American economic association (AEA) – definition and meaning
The American Economic Association (AEA), which is based in Nashville, Tennessee, is a learned society in the field of economics. It is a professional organization of economists working mainly in US universities. Today, the AEA also has many non-economists among its members.
The AEA has been publishing the American Economic Review since 1911, a prestigious economics journal.
A group of young economists founded the AEA in Saratoga, New York in 1885. The economists had been trained in the German Historical School. Also called the German Historical School of Jurisprudence, it was a 19th-century movement in the study of German law.
The School’s philosophy is based on the teachings and writings of Gustav von Hugo and Friedrich Carl von Savigny. They believed that only by the rational deduction of humankind could we discover law.
The law is not an arbitrary grouping of regulations that some authority lays down. Rather, the law is the expression of people’s convictions, said von Hugo and von Savigny.
The Association has been under the control of academics since 1900. On February 3rd, 1923, it was incorporated in Washington DC.
Francis Amasa Walker (1840-1897) was the American Economic Association’s first President (1886-1892). Walker was an economist, statistician, journalist, educator, academic administrator, and military officer in the Union Army. (Image: Wikimedia Commons)
Freedom of speech and impartiality
The Association has three main aims. To:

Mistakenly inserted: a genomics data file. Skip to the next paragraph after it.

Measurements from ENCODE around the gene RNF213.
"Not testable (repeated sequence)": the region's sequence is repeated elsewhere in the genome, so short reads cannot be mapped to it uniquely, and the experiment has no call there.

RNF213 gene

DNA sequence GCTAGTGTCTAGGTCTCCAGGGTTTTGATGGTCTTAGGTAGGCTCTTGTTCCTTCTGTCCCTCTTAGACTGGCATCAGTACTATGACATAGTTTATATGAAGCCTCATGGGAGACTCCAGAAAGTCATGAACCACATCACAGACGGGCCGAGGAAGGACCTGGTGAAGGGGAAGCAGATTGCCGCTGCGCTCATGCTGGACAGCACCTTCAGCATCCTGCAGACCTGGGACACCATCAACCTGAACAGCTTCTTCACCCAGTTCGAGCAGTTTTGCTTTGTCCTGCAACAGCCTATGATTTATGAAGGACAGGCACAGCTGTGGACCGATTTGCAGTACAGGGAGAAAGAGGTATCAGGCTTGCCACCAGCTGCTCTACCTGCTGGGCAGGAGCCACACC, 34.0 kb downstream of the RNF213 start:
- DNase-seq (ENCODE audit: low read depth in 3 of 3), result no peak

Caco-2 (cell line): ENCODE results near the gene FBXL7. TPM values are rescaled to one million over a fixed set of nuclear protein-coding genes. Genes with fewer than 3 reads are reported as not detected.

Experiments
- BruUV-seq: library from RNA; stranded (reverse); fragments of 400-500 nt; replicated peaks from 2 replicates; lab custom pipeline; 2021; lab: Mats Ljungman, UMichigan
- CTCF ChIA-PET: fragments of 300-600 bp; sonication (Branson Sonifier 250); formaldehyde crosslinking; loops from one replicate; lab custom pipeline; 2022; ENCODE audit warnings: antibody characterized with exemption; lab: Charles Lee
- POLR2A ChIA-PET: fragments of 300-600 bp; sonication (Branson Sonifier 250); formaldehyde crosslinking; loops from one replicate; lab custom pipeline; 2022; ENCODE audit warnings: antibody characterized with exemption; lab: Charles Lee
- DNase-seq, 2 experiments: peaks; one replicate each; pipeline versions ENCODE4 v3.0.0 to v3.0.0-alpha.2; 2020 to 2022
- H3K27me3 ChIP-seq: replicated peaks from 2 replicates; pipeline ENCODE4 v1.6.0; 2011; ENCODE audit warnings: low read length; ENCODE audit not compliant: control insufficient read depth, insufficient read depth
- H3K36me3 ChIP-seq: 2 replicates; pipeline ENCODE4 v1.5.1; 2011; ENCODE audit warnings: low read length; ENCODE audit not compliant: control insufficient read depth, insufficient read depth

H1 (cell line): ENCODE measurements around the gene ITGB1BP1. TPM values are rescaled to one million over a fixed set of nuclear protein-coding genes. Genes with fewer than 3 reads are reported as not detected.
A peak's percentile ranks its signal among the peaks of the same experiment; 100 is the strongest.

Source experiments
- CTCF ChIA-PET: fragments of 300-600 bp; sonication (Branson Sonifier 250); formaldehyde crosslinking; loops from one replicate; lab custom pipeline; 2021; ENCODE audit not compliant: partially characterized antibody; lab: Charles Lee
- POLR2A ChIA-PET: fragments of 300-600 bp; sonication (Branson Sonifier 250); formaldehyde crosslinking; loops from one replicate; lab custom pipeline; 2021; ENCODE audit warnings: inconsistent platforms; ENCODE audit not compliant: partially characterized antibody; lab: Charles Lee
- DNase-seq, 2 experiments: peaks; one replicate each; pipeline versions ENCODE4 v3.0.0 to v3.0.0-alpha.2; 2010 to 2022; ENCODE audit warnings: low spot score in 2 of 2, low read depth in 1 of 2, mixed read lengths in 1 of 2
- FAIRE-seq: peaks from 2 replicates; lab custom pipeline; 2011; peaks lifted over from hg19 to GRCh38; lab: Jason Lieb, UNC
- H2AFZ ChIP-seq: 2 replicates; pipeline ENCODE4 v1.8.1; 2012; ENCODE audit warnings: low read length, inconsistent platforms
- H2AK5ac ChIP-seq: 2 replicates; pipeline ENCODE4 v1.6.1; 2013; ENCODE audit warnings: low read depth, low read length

1. Encourage economic research, especially the statistical and historical study of the actual conditions of industrial life.
2. Publish articles on economic subjects.
3. Encourage absolute freedom of speech in economic discussions.
The AEA says that the spirit of these objectives “has been maintained throughout the history of the Association.”
The AEA claims it will take no partisan attitude. Furthermore, it will not commit its members to any position regarding practical economic questions.
The AEA’s current president is William D. Nordhaus, Sterling Professor of Economics at Yale University.
A broadening membership
The Association used to consist mainly of university and college economics teachers. Today, however, it also attracts many members from outside academia and professional groups. It even has members who work in the world of business.
Over half of its current membership of 20,000+ consists of academics, while 15% work in industry and business. There are also members who work in the federal and local governments. It even has people who work for not-for-profit organizations.
American Economic Association activities
For several years, the Association had been publishing just three journals:
1. The American Economic Review,
2. The Journal of Economic Literature, and
3. The Journal of Economic Perspectives (available free online).
In 2009, the AEA started publishing four new area-specific journals. The Association collectively know the four journals as the American Economic Journal (AEJ). They cover macroeconomics, microeconomics, economic policy, and applied economics.
Out of each of the four areas, the Association recognizes a Best Paper Award each year for articles it published.
The AEA also publishes EconLit, an electronic bibliography. EconLit indexes more than 120 years of economics literature from all parts of the globe.
“Compiled and abstracted in an easily searchable format, EconLit is a comprehensive index of journal articles, books, book reviews, collective volume articles, working papers, and dissertations.”
Janet Louise Yellen became a Distinguished Fellow of the AEA in 2012. Ms. Yellen is the current Chair of the Board of Governors of the Federal Reserve System.
Video – American Economic Association Humor Session
Listen to the ‘world’s first and only stand-up economist’ tell jokes at the 2010 AEA humor session.